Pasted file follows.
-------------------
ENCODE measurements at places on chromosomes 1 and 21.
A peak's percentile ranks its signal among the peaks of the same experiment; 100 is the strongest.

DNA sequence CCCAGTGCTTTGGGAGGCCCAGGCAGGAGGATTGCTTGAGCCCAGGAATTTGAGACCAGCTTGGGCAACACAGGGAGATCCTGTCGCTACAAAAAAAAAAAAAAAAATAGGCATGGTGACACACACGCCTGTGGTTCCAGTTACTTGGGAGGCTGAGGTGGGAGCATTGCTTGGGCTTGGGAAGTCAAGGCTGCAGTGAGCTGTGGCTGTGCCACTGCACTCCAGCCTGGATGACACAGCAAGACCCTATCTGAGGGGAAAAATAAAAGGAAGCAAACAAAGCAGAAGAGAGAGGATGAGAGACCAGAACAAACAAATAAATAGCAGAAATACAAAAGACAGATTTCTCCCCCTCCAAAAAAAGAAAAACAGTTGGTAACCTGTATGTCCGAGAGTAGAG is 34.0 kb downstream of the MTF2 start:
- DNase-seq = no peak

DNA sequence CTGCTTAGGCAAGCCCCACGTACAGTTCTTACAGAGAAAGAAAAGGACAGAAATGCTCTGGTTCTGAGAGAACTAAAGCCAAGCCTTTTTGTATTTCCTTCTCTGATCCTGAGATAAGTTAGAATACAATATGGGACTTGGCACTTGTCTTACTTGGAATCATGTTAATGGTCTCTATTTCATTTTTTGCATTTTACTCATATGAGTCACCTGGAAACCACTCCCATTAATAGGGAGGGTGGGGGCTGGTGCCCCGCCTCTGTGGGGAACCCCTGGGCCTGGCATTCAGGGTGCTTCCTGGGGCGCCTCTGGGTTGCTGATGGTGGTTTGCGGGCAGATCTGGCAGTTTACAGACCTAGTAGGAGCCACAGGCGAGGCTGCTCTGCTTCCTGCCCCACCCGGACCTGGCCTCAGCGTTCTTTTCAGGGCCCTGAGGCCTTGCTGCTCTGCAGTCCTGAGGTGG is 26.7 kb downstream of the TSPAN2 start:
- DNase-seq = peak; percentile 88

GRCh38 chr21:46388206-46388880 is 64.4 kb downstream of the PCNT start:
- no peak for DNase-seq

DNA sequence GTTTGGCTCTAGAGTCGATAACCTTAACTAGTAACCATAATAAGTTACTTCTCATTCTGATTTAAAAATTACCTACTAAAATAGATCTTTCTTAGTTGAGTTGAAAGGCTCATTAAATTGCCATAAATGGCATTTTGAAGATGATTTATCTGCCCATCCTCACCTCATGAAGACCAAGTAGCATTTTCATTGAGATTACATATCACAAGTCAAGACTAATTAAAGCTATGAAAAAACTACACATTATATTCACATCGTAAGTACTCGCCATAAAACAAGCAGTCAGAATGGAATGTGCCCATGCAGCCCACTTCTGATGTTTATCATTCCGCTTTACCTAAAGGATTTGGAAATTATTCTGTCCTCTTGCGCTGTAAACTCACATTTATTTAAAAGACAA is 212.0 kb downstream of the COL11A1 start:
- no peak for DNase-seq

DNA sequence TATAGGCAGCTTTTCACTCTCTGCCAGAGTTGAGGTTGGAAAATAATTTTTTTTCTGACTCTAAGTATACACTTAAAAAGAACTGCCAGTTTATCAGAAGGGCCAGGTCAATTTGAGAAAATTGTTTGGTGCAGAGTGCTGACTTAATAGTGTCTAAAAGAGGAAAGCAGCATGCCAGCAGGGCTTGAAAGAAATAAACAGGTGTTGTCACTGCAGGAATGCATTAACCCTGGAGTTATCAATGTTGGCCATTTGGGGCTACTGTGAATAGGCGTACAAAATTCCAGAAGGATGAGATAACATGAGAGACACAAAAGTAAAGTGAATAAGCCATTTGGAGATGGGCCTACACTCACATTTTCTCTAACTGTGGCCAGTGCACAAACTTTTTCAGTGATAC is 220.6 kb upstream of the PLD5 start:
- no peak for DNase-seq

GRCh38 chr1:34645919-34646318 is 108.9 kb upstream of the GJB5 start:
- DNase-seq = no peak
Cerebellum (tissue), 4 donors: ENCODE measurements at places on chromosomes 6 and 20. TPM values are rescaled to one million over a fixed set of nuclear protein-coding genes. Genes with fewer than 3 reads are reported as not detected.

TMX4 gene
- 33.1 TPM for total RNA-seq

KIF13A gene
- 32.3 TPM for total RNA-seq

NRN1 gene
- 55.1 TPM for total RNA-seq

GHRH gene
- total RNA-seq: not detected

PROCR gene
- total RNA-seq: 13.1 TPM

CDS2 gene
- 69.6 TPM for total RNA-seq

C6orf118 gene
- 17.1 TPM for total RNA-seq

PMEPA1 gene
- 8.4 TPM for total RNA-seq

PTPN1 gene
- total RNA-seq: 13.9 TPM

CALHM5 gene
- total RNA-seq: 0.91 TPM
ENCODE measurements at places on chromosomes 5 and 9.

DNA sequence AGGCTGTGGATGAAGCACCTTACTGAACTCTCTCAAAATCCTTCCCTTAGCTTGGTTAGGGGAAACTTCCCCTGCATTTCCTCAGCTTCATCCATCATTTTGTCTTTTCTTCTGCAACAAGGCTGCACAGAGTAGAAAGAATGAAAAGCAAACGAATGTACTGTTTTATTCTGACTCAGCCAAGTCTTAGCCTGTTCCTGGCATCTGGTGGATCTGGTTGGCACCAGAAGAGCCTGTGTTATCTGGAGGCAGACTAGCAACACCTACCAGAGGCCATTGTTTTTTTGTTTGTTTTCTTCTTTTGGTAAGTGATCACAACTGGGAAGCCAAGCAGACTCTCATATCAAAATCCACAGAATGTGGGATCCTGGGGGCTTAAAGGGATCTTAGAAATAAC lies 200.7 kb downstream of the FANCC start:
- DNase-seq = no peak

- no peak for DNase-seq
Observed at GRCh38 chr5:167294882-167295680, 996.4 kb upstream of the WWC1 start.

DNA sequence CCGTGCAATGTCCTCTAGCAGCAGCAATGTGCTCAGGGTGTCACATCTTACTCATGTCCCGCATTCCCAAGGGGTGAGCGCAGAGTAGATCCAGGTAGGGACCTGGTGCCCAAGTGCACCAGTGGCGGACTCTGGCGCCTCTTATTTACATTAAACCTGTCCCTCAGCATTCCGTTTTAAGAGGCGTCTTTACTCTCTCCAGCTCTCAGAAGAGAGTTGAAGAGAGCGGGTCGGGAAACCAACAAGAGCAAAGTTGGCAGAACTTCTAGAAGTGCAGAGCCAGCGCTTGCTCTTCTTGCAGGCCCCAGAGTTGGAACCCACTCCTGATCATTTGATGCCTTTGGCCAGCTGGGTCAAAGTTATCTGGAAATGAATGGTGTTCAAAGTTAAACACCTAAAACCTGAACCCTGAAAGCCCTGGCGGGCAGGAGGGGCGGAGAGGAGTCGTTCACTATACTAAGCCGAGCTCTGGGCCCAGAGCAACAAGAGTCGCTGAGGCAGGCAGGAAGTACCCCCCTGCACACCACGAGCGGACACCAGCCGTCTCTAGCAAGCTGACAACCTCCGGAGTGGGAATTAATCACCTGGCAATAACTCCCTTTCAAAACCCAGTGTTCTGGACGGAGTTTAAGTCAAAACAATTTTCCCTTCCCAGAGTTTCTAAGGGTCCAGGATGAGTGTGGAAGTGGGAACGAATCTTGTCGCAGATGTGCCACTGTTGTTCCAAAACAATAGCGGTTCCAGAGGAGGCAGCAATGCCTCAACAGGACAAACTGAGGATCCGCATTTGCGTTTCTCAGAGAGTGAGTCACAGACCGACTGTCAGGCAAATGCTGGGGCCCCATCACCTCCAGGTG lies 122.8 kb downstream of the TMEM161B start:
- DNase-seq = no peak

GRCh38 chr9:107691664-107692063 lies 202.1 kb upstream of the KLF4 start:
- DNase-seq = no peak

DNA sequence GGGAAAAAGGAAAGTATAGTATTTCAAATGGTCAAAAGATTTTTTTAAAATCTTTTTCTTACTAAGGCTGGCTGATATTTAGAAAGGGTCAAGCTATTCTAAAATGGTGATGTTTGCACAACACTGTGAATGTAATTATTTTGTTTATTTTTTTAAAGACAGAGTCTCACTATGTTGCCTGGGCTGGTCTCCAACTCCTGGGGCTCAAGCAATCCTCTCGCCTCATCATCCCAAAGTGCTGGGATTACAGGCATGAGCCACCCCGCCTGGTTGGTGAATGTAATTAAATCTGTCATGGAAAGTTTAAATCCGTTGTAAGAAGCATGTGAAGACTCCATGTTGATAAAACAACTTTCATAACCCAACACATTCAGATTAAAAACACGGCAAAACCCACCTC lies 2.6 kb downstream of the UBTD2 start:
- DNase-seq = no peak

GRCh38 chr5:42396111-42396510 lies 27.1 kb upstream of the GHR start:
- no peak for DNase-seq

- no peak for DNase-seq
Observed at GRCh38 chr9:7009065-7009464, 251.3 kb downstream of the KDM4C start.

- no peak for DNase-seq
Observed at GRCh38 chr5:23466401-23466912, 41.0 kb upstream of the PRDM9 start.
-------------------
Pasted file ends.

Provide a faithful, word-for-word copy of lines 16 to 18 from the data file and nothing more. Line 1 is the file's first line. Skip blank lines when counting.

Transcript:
TMX4 gene
- 33.1 TPM for total RNA-seq

KIF13A gene